Perpignan, South of France, September 2000.
Here we are — my father and me at Perpignan train station.
We took the night train from Paris. As my first experience on a train, it was awful.
We took the economic class. The journey was 8 hours long.
Way too long for a first experience on a train.
I was excited about this new adventure in an unknown city. I was also a bit afraid.
Indeed one week after my arrival, my father left me alone in boarding school. He took back the train to Paris, then a flight back to Dakar, Senegal.
As I am walking on the streets of Perpignan, around the Castillet, I have a feeling of “deja vu.”
I felt like I had already been there.
Well, kind of. Let me explain.
Marseille, South of France, June 1940.
This is my grandfather. His name is Mamadou. He is my mother’s dad.
60 years before me, he was on the docks of Marseille amid World War II, fighting for France.
Yet a soldier, he fought all the battles on behalf of France.
The Thiaroye massacre: the dirty little secret of France.
“The Thiaroye massacre (French: Massacre de Thiaroye; pronounced [tjaʁ.wa]) was a massacre of French West African troops, by French forces on the morning of 1 December 1944. West African volunteers and conscripts of the Tirailleurs Sénégalais units of the French army mutinied against poor conditions and defaulted pay at the Thiaroye camp, on the outskirts of Dakar, Senegal. Between 35 and over 300 people were killed.”
Imagine that you are a young and strong Black man. You are living peacefully in your village under France colonialism.
You are mobilized to fight their war. And at the end of the war, before celebrating their victory, the French army sent all the Senegalese Tirailleurs back to a camp in Thiaroye, Dakar, Senegal.
Before sending you back, the French officials promised you a full pension as your White comrades.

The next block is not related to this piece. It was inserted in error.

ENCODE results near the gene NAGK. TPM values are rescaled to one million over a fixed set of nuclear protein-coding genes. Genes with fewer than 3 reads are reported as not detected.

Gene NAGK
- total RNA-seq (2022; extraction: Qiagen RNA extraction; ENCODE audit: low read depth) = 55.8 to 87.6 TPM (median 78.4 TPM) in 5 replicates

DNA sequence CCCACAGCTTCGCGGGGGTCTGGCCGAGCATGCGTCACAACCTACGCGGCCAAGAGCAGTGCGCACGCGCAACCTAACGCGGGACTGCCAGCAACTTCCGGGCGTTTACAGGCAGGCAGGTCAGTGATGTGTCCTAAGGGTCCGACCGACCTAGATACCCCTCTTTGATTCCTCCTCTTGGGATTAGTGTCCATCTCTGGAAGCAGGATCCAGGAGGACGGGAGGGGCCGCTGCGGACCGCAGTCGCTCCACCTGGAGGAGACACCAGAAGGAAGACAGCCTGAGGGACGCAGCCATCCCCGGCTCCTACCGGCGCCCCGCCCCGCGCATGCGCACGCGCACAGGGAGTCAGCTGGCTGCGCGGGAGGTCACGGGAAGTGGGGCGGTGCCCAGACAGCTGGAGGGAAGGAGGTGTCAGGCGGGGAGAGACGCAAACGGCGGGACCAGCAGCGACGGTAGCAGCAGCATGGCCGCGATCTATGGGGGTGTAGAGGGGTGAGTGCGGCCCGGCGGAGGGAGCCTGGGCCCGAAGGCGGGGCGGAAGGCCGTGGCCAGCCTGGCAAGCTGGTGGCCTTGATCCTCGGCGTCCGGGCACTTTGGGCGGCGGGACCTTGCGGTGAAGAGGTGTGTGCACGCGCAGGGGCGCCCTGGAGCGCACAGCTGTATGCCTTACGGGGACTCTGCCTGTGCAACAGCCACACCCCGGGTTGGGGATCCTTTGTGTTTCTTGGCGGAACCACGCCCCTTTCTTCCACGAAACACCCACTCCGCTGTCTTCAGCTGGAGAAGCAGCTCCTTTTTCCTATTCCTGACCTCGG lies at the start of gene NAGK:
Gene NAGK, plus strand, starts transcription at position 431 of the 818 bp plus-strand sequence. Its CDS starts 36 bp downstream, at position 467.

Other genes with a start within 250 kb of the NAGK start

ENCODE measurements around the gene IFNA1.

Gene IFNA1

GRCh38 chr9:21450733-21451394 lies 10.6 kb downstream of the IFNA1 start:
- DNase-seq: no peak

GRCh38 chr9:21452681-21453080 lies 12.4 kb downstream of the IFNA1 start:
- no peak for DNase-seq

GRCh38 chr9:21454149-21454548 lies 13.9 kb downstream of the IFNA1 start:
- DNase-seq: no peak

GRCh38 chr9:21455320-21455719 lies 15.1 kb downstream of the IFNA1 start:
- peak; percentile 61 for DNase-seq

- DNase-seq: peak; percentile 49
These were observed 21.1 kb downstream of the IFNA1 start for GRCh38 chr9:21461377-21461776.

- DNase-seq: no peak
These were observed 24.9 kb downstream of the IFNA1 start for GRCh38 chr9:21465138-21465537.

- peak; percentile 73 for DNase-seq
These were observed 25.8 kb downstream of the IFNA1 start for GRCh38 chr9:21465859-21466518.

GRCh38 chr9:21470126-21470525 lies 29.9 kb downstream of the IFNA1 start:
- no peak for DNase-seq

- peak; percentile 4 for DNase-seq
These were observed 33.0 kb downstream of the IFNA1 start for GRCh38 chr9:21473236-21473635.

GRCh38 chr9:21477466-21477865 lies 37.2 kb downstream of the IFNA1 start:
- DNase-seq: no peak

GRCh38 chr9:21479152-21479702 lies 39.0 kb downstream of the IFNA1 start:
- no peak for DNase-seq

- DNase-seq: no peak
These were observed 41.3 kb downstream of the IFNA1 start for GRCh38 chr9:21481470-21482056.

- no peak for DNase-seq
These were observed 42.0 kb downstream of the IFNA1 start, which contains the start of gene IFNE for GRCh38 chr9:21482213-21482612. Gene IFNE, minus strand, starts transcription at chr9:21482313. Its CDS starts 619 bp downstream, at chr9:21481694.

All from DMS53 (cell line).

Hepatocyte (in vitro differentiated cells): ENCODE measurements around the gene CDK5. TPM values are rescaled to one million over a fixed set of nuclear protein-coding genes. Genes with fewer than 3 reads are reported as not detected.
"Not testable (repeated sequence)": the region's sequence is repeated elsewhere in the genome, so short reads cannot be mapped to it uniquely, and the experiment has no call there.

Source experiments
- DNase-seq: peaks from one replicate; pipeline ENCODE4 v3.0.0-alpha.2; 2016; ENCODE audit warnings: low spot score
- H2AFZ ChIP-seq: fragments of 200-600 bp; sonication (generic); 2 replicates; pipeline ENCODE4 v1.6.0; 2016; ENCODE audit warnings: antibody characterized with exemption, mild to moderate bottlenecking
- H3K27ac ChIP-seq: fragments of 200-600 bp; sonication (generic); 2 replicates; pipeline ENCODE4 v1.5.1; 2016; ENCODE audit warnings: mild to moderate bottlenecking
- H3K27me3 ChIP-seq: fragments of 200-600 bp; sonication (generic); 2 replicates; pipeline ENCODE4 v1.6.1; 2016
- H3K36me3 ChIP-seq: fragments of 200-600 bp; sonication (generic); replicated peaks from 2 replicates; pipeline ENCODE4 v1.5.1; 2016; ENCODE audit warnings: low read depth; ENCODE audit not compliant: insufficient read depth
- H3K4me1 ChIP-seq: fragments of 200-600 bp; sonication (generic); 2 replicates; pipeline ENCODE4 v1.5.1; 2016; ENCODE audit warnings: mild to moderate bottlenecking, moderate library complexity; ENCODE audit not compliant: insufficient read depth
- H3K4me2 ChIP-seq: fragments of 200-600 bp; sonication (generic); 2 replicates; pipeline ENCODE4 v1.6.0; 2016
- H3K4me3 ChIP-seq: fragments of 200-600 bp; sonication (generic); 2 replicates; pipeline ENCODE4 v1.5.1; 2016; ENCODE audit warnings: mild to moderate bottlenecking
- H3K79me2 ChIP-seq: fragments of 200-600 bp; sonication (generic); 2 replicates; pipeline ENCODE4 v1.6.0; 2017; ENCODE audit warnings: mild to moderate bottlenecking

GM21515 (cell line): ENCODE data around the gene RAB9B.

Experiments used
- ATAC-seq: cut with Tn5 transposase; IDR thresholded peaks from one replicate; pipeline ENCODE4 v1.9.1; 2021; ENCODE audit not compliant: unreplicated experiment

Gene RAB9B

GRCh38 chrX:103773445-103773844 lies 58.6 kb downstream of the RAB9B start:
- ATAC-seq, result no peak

Yet when you ask for your due, you are met with bullets.
What a way to celebrate a war you almost died for.
This story could have been my grandfather’s. Hopefully, for him, destiny has another plan.
Another fate for Mamadou, another fate for Ahmadou.
If it were not the case, I would not be sitting here writing these words. Indeed my mother was born in 1960.
My grandfather was dismissed with a small pension like many “lucky” Senegalese Tirailleur.
They could not even spell his name right after all he gave for them.
Why am I telling you this story? Where is identity theft?
Fast-forward to 2008. I received a letter of rejection for my request for French citizenship because I was just a foreign student in France.
At that time, I wished I could go back in time and tell my grandfather how France will treat his children and grandchildren.
I wondered even if the person who rejected my demand had people in their bloodlines who fought for France during World War II,
I learned about my grandfather’s story recently. Indeed one of my cousins, Thierno — the son of my uncle in the picture above — contacted the administration, trying to rehabilitate my grandfather.
It was a dead end.
This week, with some other ERGs (Employee Resource Group), we launched Club KESHO.
We define ourselves as Afopeans at the crossroads of Africa, Europe, and the companies we are working for.
As we were launching our initiative, it reminded me of the story of Mamadou.
He was the first Afropean in my bloodline.
Thank you, Gran Pa, on behalf of France.
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